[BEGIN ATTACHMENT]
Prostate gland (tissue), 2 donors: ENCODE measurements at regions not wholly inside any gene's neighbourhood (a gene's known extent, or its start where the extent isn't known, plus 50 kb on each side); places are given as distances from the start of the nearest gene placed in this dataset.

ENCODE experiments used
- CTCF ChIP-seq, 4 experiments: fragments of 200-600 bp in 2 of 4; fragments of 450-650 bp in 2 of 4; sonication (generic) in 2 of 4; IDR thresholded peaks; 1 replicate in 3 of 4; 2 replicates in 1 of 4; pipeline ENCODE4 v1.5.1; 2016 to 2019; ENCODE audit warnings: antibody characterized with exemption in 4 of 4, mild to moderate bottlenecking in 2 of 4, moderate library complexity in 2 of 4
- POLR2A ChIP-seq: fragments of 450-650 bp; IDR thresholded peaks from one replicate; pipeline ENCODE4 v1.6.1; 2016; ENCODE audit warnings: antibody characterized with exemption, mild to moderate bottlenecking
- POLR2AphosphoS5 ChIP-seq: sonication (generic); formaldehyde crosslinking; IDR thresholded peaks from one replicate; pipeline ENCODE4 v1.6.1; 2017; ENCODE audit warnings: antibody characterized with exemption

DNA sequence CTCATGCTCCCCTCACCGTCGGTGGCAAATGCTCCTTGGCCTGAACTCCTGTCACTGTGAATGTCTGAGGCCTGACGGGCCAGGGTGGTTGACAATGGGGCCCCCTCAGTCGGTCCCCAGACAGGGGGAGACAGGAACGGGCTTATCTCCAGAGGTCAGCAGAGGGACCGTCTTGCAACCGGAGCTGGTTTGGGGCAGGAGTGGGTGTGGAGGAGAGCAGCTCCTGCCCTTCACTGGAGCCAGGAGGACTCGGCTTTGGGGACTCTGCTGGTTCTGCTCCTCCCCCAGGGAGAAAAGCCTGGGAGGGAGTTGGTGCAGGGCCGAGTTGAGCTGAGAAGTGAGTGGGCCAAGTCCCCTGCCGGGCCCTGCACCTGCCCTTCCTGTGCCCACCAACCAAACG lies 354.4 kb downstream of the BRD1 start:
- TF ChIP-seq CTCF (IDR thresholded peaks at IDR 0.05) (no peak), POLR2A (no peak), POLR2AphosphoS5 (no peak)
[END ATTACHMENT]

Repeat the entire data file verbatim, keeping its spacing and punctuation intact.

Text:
Prostate gland (tissue), 2 donors: ENCODE measurements at regions not wholly inside any gene's neighbourhood (a gene's known extent, or its start where the extent isn't known, plus 50 kb on each side); places are given as distances from the start of the nearest gene placed in this dataset.

ENCODE experiments used
- CTCF ChIP-seq, 4 experiments: fragments of 200-600 bp in 2 of 4; fragments of 450-650 bp in 2 of 4; sonication (generic) in 2 of 4; IDR thresholded peaks; 1 replicate in 3 of 4; 2 replicates in 1 of 4; pipeline ENCODE4 v1.5.1; 2016 to 2019; ENCODE audit warnings: antibody characterized with exemption in 4 of 4, mild to moderate bottlenecking in 2 of 4, moderate library complexity in 2 of 4
- POLR2A ChIP-seq: fragments of 450-650 bp; IDR thresholded peaks from one replicate; pipeline ENCODE4 v1.6.1; 2016; ENCODE audit warnings: antibody characterized with exemption, mild to moderate bottlenecking
- POLR2AphosphoS5 ChIP-seq: sonication (generic); formaldehyde crosslinking; IDR thresholded peaks from one replicate; pipeline ENCODE4 v1.6.1; 2017; ENCODE audit warnings: antibody characterized with exemption

DNA sequence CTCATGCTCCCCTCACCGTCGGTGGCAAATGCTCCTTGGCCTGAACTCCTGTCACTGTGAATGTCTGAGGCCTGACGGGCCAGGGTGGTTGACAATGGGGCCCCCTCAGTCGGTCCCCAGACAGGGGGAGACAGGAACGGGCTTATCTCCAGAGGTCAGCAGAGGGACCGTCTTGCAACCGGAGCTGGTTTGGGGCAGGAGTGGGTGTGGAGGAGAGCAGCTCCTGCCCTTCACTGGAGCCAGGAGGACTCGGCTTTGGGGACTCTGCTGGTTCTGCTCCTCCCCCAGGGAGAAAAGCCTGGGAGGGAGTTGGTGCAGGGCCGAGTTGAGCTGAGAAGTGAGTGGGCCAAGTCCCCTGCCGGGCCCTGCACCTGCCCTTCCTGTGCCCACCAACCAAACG lies 354.4 kb downstream of the BRD1 start:
- TF ChIP-seq CTCF (IDR thresholded peaks at IDR 0.05) (no peak), POLR2A (no peak), POLR2AphosphoS5 (no peak)